Ben Auerbach and Adam Sylvester are awesome!

Dr. Ben Auerbach and Dr. Adam Sylvester have a new paper in the American Journal of Physical Anthropology: "Allometry and Apparent Paradoxes in Human Limb Proportions: Implications for Scaling Factors", pdf here.

"It has been consistently demonstrated that human proximal limb elements exhibit negative allometry, while distal elements scale with positive allometry. Such scaling implies that longer limbs will have higher intralimb indices, a phenomenon not borne out by empirical analyses. This, therefore, creates a paradox within the limb allometry literature. This study shows that these apparently conflicting results are the product of two separate phenomena. First, the use of the geometric mean of limb elements produces allometry coefficients that are not independent, and that when using ordinary least squares regression must yield an average slope of one. This phenomenon argues against using the geometric mean as a size variable when examining limb allometry. While the employment of relevant dimensions independent of those under analysis to calculate the geometric mean—as suggested by Coleman (Am J Phys Anthropol 135 (2008) 404–415)—may be a partial method for resolving the problem, an empirically determined, independent and biologically relevant size variable is advocated. If stature is used instead of the geometric mean as an independent size variable, all major limb elements scale with positive allometry. Second, while limb allometry coefficients do indicate differential allometry in limb elements, and thus should lead to some intralimb index allometry, this pattern appears to be attenuated by other sources of limb element length variation."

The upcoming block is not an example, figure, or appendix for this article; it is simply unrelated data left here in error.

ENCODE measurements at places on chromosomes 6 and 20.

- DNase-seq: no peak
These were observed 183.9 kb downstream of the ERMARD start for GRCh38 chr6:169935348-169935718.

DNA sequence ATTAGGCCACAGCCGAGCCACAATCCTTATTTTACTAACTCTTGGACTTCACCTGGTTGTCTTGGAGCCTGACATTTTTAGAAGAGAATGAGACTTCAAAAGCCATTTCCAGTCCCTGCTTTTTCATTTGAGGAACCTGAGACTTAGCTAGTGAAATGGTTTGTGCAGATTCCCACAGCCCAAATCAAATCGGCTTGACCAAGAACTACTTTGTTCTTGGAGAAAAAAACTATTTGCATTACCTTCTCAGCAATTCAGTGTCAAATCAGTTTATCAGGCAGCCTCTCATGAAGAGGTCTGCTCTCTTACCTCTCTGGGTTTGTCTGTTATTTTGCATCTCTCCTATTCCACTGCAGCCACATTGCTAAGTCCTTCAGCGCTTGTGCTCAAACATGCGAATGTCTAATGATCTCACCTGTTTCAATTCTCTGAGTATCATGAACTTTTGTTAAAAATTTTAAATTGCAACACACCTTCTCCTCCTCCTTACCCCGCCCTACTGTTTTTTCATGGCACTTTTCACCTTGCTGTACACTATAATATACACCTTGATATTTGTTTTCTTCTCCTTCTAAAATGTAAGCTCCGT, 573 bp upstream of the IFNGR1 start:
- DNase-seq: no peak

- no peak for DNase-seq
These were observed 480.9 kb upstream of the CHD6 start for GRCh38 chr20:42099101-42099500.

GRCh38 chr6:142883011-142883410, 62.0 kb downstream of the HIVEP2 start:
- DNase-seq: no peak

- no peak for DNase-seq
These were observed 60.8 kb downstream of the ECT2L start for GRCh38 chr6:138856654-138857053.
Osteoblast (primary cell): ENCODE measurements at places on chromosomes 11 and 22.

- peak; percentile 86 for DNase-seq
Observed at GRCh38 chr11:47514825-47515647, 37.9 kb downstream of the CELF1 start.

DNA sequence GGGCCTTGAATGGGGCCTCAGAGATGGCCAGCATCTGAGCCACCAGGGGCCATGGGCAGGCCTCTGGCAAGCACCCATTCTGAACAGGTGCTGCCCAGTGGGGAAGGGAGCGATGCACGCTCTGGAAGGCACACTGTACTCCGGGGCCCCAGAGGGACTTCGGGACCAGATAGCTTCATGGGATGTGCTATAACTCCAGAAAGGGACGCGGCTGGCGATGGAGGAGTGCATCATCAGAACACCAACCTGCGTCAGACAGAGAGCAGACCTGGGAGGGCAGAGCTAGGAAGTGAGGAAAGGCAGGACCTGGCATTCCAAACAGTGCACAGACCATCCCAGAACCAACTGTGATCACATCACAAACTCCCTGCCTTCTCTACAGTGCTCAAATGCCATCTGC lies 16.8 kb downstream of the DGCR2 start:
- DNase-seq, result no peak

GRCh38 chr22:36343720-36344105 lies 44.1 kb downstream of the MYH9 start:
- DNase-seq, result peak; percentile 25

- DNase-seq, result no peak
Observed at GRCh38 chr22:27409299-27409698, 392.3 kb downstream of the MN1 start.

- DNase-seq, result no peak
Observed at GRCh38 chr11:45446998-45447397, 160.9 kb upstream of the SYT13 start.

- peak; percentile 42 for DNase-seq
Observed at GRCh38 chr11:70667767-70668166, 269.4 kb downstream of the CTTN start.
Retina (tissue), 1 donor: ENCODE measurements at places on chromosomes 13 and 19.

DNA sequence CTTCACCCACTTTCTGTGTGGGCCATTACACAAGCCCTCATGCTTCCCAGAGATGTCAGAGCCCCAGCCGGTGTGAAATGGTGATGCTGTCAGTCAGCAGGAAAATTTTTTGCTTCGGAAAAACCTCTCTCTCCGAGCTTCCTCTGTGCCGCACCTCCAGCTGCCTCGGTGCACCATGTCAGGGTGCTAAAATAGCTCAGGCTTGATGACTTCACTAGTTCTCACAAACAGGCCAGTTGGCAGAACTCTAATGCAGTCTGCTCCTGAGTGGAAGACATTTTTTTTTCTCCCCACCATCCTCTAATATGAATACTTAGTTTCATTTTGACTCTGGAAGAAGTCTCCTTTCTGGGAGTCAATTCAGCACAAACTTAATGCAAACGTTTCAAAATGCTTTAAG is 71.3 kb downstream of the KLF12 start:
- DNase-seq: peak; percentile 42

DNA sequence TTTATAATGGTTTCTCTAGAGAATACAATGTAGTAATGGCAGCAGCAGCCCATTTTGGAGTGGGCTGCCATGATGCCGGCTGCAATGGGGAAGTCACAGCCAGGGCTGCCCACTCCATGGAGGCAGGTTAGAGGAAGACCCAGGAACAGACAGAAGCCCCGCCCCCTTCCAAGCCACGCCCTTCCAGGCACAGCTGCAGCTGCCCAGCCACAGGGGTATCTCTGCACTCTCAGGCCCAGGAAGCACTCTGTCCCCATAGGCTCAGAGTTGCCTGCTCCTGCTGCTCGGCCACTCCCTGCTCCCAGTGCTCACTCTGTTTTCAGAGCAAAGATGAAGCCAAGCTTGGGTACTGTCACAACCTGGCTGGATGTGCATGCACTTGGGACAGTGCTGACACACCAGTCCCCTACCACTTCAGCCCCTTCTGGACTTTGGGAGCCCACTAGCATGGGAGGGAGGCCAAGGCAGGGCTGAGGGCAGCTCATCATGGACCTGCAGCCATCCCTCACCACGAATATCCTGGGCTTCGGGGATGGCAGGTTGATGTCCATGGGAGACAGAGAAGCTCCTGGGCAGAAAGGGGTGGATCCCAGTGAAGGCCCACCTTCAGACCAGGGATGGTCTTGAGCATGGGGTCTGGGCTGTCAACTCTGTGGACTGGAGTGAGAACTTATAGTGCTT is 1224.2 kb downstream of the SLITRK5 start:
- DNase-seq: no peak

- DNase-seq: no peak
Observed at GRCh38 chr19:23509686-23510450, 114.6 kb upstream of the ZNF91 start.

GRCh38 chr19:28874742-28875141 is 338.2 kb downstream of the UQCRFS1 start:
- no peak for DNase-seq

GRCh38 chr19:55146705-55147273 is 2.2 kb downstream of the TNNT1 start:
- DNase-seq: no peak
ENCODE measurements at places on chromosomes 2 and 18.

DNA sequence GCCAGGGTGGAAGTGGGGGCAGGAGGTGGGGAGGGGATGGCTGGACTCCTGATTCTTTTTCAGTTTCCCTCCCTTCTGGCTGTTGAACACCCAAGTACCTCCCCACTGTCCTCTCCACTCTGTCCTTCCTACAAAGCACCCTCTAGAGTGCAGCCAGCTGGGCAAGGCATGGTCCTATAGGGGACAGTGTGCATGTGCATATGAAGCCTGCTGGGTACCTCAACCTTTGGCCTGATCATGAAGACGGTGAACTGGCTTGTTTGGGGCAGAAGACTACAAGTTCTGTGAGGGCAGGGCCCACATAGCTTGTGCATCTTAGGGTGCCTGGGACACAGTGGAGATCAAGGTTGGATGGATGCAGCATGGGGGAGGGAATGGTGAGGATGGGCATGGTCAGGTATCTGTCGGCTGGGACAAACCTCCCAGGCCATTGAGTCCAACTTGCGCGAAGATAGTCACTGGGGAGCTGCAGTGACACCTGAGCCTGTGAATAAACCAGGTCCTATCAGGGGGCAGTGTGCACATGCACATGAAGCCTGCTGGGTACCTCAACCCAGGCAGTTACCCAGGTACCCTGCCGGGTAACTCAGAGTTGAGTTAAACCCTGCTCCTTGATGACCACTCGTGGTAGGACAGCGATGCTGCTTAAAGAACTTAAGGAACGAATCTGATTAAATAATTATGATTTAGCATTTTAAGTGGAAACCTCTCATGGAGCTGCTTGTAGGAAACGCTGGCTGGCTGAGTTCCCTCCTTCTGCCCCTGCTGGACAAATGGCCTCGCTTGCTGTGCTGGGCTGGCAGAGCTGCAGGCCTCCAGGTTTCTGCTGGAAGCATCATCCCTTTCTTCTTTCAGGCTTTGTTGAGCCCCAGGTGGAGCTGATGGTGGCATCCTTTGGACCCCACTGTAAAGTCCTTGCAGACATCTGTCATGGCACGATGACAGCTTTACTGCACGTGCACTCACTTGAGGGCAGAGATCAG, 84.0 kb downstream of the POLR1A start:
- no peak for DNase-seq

Indiana University Psych Dept. Hiring Visiting Assistant Professors